In First National Bank of Boston v. Bellotti, 435 U.S. 765 (1978), the Supreme Court ruled that a Massachusetts restriction on political contributions by corporations violated the First Amendment and was thus unconstitutional.
State law prevented corporations from spending money to influence votes on taxes
Massachusetts had enacted a statute that prevented business corporations from making contributions or expenditures “for the purposes of influencing or affecting the vote on any question submitted to the voters” except those “materially affecting the property or assets of the corporation.”
The statute defined “materially affecting” to exclude questions that solely concerned the rate of taxation within the state.
Bank challenged the law
Several plaintiffs, including the First National Bank of Boston, wished to spend money to challenge a proposed constitutional amendment that would have permitted the Massachusetts legislature to change the personal income tax to take a higher percentage of the income of higher wage earners.
When the attorney general of the state threatened to enforce the statute against the plaintiffs, they brought a declaratory action challenging the constitutionality of the provision. Following a decision by a single justice of the Supreme Judicial Court of Massachusetts, the full court reviewed and upheld the statute. The U.S. Supreme Court reversed, 5-4, holding that the Massachusetts law violated the First Amendment.
Court said law violated the First Amendment
In the opinion for the majority, Justice Lewis F. Powell Jr. observed that “in cases where corporate speech has been denied the shelter of the First Amendment, there is no suggestion that the reason was because a corporation rather than an individual or association was involved.”
Powell was particularly displeased with the complete ban on corporate speech directed at measures considering the state rate of taxation. Furthermore, he was concerned that the Massachusetts statute treated small and medium-size corporations as equivalent to “great multi-national enterprises.”
Court said state had no compelling governmental interest
Powell noted that a statute imposing such a burdensome restriction on First Amendment speech rights could survive only if supported by a compelling government interest as well as a mechanism narrowly tailored to further that interest. He reviewed the state’s two proffered interests and found them to be wanting.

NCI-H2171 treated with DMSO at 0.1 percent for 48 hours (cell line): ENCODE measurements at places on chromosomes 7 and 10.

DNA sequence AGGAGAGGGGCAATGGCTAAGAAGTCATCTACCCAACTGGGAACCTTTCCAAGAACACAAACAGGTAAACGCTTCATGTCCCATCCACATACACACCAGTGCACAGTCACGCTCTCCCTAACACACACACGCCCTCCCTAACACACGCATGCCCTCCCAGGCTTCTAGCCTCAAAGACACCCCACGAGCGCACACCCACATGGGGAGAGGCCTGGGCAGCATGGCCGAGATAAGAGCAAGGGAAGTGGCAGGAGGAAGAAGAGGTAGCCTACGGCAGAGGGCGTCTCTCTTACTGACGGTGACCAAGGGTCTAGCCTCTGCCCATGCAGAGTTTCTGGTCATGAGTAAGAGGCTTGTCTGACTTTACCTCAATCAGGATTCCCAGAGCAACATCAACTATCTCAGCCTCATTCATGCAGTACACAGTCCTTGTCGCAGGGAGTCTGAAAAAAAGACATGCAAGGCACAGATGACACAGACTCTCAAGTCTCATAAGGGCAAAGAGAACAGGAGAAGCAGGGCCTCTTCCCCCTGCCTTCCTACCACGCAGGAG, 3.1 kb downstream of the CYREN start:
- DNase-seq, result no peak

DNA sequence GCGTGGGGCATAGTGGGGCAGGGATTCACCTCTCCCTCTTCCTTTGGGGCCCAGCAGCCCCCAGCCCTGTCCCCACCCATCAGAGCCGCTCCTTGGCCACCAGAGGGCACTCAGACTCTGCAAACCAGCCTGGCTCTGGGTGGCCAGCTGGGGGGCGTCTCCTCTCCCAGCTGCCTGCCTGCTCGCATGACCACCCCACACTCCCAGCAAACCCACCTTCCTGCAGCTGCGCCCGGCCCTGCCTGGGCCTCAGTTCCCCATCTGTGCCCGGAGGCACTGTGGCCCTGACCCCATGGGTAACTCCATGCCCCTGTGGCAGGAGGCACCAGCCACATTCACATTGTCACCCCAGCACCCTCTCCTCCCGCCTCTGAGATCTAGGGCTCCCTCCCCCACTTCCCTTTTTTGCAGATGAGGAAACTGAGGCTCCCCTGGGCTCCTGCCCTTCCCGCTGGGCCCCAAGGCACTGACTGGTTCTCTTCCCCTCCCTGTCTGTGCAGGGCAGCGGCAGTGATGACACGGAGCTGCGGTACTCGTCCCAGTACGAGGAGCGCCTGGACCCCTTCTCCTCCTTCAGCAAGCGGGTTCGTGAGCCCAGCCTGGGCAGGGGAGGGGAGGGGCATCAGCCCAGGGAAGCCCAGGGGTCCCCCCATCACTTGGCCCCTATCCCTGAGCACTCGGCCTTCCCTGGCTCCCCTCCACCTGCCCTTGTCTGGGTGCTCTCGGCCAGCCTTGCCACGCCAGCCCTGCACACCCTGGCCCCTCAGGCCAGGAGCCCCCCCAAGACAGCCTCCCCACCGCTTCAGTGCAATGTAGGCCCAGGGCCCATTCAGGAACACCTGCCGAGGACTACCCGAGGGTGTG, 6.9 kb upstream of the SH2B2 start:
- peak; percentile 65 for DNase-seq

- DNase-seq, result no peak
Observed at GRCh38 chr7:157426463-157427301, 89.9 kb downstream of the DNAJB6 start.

- First, the state argued the statute was designed to encourage individual citizens to maintain an active role in the electoral process.
- Second, it claimed an interest in protecting shareholders whose views differed from that of management.
State could show no link between corporate activity and decreased voter activity
Observing that it had previously justified significant regulation of the electoral process, the Court responded to the first interest by observing that Massachusetts had offered no finding supporting a link between corporate participation and the denigration of the electoral process. Moreover, voters ultimately rejected the constitutional amendment “even in the absence of the corporate spending.”
In short, on the first proffered interest, the Court found the distinction between candidate support and referendum support sufficiently large to justify differential constitutional treatment.
Law was not narrowly tailored
As for the second interest of protecting shareholders, the Court found the statute could not be narrowly tailored because it was both underinclusive and overinclusive.
Powell believed the statute was underinclusive because it banned corporate support of ballot measures while still allowing corporations and their agents to engage in lobbying activity.
The statute was overinclusive because it precluded corporations from opposing a ballot initiative even when “its shareholders unanimously authorized the contribution or expenditure.”
Chief Justice Warren E. Burger wrote a concurring opinion. Justice Byron R. White wrote a dissenting opinion, joined by Justices William J. Brennan Jr. and Thurgood Marshall. Justice William H. Rehnquist wrote a separate dissent.
This article was originally published in 2009. Daniel M. Katz is a Professor of Law at the Chicago-Kent College of Law.Send Feedback on this article